same beauty that Mirabells name suggests also implies an exemplary morality that is

associated with physical attractiveness; however, he does not differ from Fainalls character

since both fall into the stereotype of the rake. For instance, in the beginning of act I, the

conversation between Fainall and Mirabell shows significant characteristics of the rake type:

gaming, economical ambition, and a libertine nature (I, i-iii). Finally, the protagonist couple

possess names that exalt or suggest a good quality in them: fairness; whereas, the names of

characters from a lower class identify with unpleasant adjectives.

According to David S. Berkeley, there are penitent and persistent rakes (The

Penitent Rake in Restoration Comedy), features that can be found in Mirabell and Fainall.

Nevertheless, the characteristics of the penitent rake in Mirabell are only noticeable towards

the end of the play. Because of this, the relationship between love and money in Congreves

comedy results ambiguous: does love really exists without money? Mirabell expresses a

desire to marry Millamant claiming to love her; however, his plan which moves the entire

play to ultimately marry her demonstrates the contrary.

Before the beginning of the play, Mirabell had planned the couples in order to

develop his plan to marry Millamant as he needed. As a result, what motivates the couples

arranged by Mirabell into marrying is money instead of love: Fainall desires Mrs. Fainall

wealth, and the servants expect the payment that Mirabell promised them. Moreover, the
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Fainalls pretend to love each other but, in reality, they are having affairs with Mrs. Marwood

and Mirabell respectively. Consequently, these affairs describe the further ambition of Mrs.

Marwood and Mirabell. Although they do not love their lovers per se, both depend on them

to achieve their purposes: Mrs. Marwood wants to be wealthy and Fainall is her only chance

at securing that; Mirabell, on the other hand, gets advantage of his proximity to Mrs. Fainall

to make advances on Millamant. In the same way, the marriages of Lady Wishfort and

Millamant to Sir Rowland and Sir Wilfull respectively would have had the same destiny: an

union for convenience, for the former, and with money, for the latter, but without love.

On the one hand, the fact that Mirabell succumbs to Millamants flaws rather than

her charms although Berkeley writes that [the] more beautiful and virtuous a lady was,

the greater her power to conquer and convert [a penitent rake] (227) as well as his

inclination to accept most of Millamants conditions of marriage advocate for a potential true

love from Mirabells part. A virtue that cannot be granted to Fainall as there is no love in his

marriage and his wife is not as virtuous as Millamant. However, the revelation that he had

been the benefactor of Mrs. Fainall money the entire time indicates that his ambition was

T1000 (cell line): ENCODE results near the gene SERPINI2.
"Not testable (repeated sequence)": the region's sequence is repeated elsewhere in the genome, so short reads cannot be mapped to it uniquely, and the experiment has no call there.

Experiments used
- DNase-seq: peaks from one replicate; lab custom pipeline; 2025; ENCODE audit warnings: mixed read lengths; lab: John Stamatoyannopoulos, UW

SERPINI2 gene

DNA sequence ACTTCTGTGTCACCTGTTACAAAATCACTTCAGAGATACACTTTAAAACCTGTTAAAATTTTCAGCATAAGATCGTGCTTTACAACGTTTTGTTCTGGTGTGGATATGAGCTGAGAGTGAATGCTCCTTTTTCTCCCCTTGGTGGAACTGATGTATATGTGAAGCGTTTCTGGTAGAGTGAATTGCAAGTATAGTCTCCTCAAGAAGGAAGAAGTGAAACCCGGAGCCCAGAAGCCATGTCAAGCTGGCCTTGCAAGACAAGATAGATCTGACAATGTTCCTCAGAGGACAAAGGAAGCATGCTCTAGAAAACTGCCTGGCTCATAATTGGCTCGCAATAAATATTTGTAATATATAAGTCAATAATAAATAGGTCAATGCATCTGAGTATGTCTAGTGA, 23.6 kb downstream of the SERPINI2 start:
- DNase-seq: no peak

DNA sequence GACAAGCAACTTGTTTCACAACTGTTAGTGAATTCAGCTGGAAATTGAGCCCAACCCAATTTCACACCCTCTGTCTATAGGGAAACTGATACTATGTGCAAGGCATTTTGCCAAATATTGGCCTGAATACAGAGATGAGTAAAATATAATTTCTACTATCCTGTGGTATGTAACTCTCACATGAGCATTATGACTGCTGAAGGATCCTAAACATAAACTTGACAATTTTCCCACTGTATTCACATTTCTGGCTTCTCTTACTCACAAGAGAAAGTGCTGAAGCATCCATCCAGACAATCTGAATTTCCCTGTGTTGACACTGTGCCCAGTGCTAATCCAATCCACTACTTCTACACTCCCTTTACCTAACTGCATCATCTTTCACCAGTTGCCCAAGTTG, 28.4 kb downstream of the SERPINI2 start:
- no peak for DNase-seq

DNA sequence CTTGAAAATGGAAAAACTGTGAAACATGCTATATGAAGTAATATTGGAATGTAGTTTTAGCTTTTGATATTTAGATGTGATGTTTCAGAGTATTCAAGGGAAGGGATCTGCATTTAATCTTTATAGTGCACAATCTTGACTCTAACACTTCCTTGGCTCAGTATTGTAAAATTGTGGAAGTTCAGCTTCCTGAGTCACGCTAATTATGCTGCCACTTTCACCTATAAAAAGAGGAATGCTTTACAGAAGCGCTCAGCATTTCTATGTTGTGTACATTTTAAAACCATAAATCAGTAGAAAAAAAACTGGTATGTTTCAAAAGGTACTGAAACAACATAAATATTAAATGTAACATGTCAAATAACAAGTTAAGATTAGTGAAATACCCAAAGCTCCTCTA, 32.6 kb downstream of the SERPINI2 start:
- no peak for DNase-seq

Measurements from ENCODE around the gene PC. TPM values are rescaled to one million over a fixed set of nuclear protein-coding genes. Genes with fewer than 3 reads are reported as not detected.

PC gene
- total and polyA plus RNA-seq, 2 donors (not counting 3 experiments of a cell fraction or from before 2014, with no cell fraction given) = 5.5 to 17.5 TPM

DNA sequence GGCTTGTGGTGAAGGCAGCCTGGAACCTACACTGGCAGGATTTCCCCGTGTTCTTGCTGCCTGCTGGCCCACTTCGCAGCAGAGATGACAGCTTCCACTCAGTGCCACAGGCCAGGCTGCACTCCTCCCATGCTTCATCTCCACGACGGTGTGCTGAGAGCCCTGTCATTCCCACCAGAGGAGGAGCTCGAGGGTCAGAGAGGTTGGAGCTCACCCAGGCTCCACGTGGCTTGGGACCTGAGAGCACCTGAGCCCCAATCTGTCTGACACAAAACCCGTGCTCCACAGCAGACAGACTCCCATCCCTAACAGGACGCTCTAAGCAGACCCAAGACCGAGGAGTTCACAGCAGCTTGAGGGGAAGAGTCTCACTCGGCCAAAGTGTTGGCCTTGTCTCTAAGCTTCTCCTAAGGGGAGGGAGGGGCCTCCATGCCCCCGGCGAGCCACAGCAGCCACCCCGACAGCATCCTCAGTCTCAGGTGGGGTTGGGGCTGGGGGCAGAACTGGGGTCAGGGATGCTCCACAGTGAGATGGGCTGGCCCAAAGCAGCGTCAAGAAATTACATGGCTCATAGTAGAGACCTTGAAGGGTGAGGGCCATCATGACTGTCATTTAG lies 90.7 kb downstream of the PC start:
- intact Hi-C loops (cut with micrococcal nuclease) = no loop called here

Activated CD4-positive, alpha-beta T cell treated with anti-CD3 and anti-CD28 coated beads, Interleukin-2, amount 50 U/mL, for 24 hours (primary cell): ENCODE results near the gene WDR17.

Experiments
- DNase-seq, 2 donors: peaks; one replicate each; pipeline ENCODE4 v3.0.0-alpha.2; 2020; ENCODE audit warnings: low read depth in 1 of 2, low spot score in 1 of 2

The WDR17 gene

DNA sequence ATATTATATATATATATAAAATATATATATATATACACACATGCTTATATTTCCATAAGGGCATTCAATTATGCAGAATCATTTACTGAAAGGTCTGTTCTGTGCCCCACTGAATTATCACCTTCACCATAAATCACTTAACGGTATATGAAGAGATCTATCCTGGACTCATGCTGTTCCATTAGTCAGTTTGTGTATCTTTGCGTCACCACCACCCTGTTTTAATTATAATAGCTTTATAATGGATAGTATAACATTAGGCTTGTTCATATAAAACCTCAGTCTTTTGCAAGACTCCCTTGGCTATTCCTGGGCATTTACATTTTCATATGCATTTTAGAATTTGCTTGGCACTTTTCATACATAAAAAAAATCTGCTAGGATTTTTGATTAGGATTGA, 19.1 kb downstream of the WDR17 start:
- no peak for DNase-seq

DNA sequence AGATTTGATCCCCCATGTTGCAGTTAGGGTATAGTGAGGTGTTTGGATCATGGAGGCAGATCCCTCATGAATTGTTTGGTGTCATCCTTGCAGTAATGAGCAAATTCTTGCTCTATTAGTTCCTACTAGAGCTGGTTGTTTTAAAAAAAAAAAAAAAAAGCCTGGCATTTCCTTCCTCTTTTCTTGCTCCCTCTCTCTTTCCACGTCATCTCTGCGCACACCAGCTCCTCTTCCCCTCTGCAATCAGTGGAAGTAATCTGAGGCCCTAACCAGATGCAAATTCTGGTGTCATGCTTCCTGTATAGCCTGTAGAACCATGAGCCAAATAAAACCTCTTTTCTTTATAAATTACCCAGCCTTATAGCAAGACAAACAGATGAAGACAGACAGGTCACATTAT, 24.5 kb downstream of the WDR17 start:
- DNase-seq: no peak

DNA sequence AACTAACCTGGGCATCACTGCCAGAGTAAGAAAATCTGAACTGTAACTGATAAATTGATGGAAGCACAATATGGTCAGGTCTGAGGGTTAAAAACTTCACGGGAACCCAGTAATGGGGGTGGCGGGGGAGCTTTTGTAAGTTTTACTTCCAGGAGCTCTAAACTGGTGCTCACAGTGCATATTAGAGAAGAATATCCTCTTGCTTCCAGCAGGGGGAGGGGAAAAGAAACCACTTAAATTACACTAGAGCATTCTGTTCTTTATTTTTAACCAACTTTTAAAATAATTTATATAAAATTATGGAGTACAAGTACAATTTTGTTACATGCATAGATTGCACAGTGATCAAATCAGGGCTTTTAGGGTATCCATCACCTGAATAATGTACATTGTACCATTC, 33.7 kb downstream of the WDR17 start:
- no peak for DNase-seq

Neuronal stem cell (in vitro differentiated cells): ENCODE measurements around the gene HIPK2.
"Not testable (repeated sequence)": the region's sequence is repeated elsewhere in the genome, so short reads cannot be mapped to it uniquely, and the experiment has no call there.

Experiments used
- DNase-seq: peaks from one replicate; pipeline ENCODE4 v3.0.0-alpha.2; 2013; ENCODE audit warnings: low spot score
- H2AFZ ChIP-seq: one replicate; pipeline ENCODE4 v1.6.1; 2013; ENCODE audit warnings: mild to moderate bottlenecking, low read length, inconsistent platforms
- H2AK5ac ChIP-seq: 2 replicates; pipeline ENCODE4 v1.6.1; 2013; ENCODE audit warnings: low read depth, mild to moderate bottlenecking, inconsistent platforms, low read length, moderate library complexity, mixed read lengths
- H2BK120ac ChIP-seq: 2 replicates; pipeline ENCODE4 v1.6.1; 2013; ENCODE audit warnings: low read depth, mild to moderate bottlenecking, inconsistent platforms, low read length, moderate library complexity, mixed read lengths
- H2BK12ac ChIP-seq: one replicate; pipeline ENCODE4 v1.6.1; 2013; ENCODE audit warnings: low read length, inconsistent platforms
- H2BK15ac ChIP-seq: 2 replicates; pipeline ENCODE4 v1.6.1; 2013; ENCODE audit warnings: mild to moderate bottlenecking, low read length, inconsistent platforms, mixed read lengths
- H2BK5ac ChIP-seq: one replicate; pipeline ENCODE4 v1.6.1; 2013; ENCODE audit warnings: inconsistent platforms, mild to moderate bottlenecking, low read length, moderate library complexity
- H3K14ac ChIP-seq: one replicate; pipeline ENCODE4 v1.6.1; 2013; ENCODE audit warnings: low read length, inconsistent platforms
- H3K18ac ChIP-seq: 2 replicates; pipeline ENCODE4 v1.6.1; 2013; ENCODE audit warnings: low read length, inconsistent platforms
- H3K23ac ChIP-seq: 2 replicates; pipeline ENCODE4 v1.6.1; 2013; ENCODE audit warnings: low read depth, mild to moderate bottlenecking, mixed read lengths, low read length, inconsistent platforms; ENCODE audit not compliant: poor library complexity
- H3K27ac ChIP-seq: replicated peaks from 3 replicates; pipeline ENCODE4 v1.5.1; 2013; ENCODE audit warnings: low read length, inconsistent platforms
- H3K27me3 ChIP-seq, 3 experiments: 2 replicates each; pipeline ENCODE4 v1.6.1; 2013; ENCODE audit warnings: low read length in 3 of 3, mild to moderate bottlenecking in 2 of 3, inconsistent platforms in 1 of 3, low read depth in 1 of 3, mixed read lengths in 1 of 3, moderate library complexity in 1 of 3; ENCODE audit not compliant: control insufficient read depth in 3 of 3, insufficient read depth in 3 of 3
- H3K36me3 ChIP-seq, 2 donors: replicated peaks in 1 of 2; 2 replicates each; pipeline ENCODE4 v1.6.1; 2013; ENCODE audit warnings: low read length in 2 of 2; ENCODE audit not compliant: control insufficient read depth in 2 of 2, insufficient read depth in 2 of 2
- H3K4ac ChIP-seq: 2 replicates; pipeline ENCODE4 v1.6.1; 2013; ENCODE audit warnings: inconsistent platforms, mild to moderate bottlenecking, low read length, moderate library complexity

greater. He is a hero who is handed all the rewards because he breaks all the moral codes

(Traugott 1): his plan relies heavily on the womens preservation of their reputation since it

includes arranged marriages, an illegitimate child, and a betrayal from Foible to her mistress

that would damage Lady Wishfort's and Mrs. Fainalls honor. Despite a suggestion that he

planned it in order to save Mrs. Fainall from losing her reputation and money, the plan

unfolded in a way that the play ended with him having all he wanted: the money, the

forgiveness from Lady Wishfort, and Millamant.

Towards the end of the play, Mirabell intentionally changes completely: he asks for

Lady Wishforts forgiveness ascribing his innocent [devices] (V, ix) to love and, at the
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same time, renouncing to his love for Millamant and his desire to marry her in order to save

her fortune. However, as it is well noted by Lady Wishfort, he has a false insinuating

tongue he has witchcraft in his eyes and tongue (V, ix) and cannot be trusted on the

sincerity he pretends. Except Mirabell does not really change for good as he takes advantage

of the situation: despite Mrs. Marwood ruining his earlier plan to trick Lady Wishfort into

conceding him permission to marry Millamant, he sees a new opportunity to get what he

wants with the consent of the woman later in the fifth act. Mirabells resignation plays in his

favor when Lady Wishforts ruin is imminent: he offers to save her and, in exchange, she

would consent to any request from Mirabell; she would go as far as break [her] nephews

match [in order for Mirabell to] have [her] niece yet, and all her fortune, if [Mirabell] can but

save [her] from this imminent danger (V, x). Although in the end he returns Mrs. Fainalls

deed to her and, in a way, proves that he was not as ambitious as Fainall, the plot he made

cannot be regarded as a sincere evidence of his love for Millamant but as his ambition to

marry her for her money.

Finally, the play shows the way of the world in which money is the principal

motivation for the characters actions. It also portrays the difference between characters

morals through the meaning of their names. More importantly, the desire to be wealthy is a

constant component in the play and the reason behind the marriages. Although Mirabells

love for Millamant can be perceived as real and sincere, the whole plot he devised makes it

questionable. Moreover, in The Way of the World is not possible for love to exist without

the promise of money as it was the latter what ultimately set the play in motion.
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Works cited

Berkeley, David S. The Penitent Rake in Restoration Comedy. Modern Philology, vol. 49,

no. 4, 1952, pp. 223233.

Casey, Moira E. The Fop. Apes and Echoes of Men: Gentlemanly Ideals and the

Restoration. Fools and Jesters in Literature, Art, and History: A Bio-

bibliographical Sourcebook, Greenwood Publishing Group, 1998, pp. 207214.

Congreve, William. The Way of the World. The Norton Anthology of English Literature.

Gen. ed. Stephen Greenblatt. 9th ed. Vol. C. New York: Norton, 2012. pp. 2359-

2420.

Traugott, John. The Rake's Progress from Court to Comedy: A Study in Comic Form.

Studies in English Literature, 1500-1900, vol. 6, no. 3, 1966, pp. 381407.